The case for the respondents is that they are suing before the foreign court not only the applicant, but also the Government of the United States of America and a number of senior United States officials for having taken the decision, amongst others, to discriminate against them and their fellow native citizens from the Chagos Archipelago in the recruitment of workers for Diego Garcia. Except for the applicant, all the other defendants before the foreign court are domiciled in the United States. The applicant itself has an office and a representative in Washington D.C. It is in the performance of a contract for recruitment for an American-based entity that the causes of action against the applicant have arisen. The discriminatory hiring practices are supported by an affidavit from a former employee of the applicant. Consequently, the respondents have contended that the foreign court is the most appropriate forum and that their action is neither unconscionable nor vexatious and that in any event the applicant’s inconvenience does not exceed theirs.

It is settled law that in matters of conflict of laws, the courts in Mauritius will be guided by the French rules of private international law: Austin v. Bailey [1962 MR 113]. {p.3}

In France the principle enshrined in its domestic law that, where there are several defendants, the plaintiff can choose to go before the court where any one of the defendants resides has been extended to French private international law. However, it appears that the French courts require that {en} ¶

“... comme en matière interne, et même à plus forte raison, le défendeur qui fixe la compétence doit être un défendeur réel et sérieux, non une personne n’ayant qu’un lien secondaire avec le litige et contre laquelle le demandeur agirait afin d’établir une compétence française, à l’encontre du ou des codéfendeurs; encore moins ne saurait-il s’agir d’un défendeur fictif ou complaisant” ¶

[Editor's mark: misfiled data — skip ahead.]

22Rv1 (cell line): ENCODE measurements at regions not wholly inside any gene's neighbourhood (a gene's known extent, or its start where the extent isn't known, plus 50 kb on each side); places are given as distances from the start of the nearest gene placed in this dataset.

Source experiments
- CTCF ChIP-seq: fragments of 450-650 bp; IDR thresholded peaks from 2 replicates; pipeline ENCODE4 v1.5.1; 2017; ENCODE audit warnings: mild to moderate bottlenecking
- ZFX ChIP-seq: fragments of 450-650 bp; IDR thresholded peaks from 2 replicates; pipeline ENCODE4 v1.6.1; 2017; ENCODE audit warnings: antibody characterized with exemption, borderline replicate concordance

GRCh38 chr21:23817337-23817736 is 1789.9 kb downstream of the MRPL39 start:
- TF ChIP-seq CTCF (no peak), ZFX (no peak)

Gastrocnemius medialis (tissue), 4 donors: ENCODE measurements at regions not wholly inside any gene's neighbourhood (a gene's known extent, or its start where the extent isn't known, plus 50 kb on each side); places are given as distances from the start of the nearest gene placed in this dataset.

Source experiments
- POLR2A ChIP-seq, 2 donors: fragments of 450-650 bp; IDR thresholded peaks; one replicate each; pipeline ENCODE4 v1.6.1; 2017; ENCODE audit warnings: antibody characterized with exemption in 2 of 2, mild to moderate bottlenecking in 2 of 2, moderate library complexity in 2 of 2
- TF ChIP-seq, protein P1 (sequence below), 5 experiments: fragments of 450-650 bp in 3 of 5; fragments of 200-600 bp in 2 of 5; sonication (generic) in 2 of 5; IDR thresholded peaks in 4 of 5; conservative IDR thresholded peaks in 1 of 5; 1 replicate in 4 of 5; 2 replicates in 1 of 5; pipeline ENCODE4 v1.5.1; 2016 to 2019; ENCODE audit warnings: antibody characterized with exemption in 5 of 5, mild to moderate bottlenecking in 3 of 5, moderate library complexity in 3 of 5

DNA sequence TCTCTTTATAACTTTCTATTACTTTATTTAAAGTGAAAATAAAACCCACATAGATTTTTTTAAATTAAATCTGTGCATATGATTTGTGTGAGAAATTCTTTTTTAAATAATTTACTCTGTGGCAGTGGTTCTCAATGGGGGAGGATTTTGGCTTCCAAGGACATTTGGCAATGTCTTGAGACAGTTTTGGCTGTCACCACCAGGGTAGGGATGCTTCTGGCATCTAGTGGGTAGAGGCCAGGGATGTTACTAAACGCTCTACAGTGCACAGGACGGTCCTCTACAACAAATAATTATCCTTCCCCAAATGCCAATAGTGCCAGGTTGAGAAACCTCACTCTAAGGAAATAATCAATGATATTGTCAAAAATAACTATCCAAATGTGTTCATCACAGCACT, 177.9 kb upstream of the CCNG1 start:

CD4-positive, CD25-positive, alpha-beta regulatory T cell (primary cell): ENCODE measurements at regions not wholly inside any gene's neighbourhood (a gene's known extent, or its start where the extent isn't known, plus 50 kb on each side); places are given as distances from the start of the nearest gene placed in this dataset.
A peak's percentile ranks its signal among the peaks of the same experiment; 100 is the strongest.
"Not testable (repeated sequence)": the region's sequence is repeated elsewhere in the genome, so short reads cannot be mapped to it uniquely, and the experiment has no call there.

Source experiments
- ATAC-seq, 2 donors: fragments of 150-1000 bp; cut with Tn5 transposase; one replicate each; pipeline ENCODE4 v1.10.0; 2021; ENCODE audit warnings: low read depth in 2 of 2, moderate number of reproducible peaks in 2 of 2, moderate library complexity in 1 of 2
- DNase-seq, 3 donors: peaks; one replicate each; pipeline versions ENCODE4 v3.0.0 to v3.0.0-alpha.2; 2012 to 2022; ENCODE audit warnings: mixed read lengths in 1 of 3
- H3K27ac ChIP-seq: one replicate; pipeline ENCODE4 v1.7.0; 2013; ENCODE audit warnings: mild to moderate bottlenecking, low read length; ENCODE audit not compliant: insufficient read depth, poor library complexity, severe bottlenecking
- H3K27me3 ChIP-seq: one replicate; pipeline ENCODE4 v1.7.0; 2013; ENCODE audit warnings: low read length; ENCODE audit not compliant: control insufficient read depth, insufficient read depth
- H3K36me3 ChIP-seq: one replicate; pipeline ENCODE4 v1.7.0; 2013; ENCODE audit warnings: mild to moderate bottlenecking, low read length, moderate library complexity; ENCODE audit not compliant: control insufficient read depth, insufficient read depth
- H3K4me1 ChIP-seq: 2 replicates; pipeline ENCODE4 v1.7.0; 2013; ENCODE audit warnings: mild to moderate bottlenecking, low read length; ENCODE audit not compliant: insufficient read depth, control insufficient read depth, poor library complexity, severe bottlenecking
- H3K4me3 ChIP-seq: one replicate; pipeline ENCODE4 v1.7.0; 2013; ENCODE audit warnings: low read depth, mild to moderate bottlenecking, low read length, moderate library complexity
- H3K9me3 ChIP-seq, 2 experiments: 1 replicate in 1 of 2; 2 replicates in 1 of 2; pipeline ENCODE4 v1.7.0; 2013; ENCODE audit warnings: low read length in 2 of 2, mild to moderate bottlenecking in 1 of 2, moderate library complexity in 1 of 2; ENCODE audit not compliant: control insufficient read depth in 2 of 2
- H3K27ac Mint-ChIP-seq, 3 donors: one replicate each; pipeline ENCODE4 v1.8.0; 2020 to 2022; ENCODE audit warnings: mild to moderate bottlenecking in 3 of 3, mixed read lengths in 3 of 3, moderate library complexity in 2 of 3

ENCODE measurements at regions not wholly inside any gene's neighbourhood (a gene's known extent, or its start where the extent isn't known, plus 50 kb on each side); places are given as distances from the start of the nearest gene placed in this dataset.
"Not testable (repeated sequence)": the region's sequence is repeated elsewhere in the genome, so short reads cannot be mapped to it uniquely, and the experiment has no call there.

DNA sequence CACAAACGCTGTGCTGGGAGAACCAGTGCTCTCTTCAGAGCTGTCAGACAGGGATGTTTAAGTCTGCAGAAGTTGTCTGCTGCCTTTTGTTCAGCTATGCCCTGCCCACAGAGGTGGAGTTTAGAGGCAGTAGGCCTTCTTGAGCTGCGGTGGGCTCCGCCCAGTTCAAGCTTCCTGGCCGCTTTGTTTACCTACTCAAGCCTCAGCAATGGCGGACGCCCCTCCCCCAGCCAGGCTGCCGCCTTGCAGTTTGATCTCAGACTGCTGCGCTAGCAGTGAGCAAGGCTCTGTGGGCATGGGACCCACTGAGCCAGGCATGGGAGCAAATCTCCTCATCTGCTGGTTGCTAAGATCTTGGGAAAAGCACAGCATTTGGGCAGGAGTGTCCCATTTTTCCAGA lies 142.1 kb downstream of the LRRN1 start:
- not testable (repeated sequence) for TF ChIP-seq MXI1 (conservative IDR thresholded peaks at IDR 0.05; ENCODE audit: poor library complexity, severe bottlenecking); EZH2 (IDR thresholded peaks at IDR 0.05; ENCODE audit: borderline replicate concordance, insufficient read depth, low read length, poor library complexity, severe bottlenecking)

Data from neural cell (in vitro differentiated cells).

vide Bernard Audit’s Droit International Privé, p.310.

It is equally settled law that the power of the Judge in Chambers to grant injunctions is a form of equitable remedy which we have imported from English procedural law. In Dicey & Morris – The Conflict of Laws – (12th Ed. p.408) the principles in relation to an anti-suit injunction are thus stated:

“English Courts have long exercised a jurisdiction to restrain a party from instituting or prosecuting proceedings in a foreign Court. As long ago as 1834 it was said that this jurisdiction is grounded ‘not upon any pretension to exercise of judicial ... rights abroad’ but upon the fact that the party to whom the order is directed is subject to the in personam jurisdiction of the English Court. But although the injunction operates only in personam against the party to the foreign litigation, the remedy is an indirect interference with the process of the foreign Court and jurisdiction must be exercised with caution.... The underlying principle is that jurisdiction is exercised ‘where it is appropriate to avoid injustice’, or, as it was once put, where the foreign proceedings are ‘contrary to equity and good conscience’...”.